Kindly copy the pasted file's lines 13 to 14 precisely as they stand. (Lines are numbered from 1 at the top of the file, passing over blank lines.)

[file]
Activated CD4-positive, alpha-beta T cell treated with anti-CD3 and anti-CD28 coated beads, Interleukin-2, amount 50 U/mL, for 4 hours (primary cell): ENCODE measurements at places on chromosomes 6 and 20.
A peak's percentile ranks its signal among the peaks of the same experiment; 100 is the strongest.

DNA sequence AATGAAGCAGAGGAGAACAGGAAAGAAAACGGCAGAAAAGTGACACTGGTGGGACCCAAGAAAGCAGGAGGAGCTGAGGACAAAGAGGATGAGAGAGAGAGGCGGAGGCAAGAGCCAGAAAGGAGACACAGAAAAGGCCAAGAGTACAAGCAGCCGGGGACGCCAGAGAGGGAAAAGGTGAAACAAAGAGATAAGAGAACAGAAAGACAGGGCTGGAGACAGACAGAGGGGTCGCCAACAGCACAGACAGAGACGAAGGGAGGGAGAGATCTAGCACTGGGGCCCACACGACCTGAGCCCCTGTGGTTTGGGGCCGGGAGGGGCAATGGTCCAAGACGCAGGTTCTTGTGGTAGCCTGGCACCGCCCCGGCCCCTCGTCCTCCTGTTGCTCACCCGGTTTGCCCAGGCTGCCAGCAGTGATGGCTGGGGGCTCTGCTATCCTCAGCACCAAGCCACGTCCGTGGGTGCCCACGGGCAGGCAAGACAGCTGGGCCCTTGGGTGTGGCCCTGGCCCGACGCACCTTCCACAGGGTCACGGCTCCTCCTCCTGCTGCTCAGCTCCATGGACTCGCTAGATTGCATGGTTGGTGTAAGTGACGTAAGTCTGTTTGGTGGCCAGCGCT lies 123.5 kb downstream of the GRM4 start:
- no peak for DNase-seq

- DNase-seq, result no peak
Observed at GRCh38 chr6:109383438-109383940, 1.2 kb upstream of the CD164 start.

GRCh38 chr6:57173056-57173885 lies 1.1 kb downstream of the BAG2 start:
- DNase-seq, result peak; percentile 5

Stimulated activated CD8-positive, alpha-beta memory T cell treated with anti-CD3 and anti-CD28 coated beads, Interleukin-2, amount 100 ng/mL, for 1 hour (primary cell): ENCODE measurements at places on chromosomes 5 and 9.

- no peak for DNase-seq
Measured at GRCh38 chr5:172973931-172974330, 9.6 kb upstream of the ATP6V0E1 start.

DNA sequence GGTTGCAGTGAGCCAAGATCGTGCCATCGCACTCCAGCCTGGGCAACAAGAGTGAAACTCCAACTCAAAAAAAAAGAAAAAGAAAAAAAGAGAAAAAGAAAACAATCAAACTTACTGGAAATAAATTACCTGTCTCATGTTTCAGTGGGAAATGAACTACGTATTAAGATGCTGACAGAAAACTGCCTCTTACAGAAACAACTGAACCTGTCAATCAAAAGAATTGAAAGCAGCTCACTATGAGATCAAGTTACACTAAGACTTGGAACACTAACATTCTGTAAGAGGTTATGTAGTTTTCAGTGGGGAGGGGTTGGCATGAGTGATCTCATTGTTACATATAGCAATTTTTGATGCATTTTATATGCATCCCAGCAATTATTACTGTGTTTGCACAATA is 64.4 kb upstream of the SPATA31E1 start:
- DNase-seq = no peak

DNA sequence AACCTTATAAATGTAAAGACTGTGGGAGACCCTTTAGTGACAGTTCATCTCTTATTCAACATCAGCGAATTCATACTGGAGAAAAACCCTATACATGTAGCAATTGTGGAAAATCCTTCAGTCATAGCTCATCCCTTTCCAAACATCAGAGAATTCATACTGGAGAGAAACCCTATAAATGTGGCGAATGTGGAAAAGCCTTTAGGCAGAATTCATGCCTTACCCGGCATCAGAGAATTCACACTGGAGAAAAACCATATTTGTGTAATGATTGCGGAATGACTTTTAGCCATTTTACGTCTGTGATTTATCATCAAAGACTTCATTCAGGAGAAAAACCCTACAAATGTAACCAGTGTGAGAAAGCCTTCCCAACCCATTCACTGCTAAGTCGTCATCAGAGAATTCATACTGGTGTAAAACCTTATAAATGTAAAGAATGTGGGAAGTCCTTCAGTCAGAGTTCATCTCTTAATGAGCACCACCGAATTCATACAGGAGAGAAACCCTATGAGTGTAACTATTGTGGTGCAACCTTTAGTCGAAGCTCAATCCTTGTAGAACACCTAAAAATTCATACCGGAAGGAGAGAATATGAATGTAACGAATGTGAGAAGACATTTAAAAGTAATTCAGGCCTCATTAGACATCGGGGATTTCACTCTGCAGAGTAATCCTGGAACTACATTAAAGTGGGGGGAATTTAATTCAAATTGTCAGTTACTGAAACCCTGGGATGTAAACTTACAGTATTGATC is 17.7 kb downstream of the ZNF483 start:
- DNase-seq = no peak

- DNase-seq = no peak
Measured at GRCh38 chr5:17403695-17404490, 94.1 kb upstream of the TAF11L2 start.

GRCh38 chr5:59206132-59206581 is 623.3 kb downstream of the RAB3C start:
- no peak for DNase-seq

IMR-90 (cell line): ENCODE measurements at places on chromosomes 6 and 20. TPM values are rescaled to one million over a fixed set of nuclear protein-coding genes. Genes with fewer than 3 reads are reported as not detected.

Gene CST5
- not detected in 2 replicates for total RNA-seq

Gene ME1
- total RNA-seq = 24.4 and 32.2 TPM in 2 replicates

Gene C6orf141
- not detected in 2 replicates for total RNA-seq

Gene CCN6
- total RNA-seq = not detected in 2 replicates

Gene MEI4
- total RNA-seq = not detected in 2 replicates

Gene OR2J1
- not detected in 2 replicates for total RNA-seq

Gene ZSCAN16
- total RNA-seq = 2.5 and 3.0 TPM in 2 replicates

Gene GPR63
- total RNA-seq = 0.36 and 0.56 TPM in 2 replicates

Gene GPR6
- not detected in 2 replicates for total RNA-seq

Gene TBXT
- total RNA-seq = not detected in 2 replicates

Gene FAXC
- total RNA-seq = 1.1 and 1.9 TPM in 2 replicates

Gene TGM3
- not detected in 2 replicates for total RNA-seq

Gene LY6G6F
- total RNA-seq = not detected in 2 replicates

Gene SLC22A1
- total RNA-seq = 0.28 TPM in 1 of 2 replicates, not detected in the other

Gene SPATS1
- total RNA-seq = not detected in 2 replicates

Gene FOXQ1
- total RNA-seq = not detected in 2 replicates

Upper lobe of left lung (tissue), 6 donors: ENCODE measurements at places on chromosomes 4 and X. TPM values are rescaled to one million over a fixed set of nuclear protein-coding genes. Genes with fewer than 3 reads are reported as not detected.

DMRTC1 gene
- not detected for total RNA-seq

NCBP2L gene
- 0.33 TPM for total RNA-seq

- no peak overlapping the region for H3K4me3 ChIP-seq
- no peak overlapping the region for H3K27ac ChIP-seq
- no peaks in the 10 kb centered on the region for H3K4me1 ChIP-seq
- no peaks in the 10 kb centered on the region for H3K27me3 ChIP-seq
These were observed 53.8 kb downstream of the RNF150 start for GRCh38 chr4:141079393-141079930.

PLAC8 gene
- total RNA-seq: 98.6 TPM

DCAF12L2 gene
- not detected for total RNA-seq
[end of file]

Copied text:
- DNase-seq = no peak

DNA sequence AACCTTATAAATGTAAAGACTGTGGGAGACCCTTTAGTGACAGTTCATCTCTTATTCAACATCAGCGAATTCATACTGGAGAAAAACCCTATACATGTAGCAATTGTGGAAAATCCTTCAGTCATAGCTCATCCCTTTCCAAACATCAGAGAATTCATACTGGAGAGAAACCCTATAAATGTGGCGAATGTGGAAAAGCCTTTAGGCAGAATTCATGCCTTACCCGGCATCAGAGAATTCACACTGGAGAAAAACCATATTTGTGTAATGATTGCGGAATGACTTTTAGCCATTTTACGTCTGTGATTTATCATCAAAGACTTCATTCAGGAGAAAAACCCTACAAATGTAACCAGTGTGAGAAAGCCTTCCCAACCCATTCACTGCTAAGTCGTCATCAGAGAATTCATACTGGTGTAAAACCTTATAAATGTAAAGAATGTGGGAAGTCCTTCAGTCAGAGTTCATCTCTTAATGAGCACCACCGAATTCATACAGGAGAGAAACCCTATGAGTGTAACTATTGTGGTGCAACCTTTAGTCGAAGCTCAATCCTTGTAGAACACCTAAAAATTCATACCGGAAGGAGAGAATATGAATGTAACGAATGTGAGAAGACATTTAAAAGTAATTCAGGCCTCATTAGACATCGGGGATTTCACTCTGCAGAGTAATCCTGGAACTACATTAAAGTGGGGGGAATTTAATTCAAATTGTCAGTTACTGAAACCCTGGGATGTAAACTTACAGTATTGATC is 17.7 kb downstream of the ZNF483 start: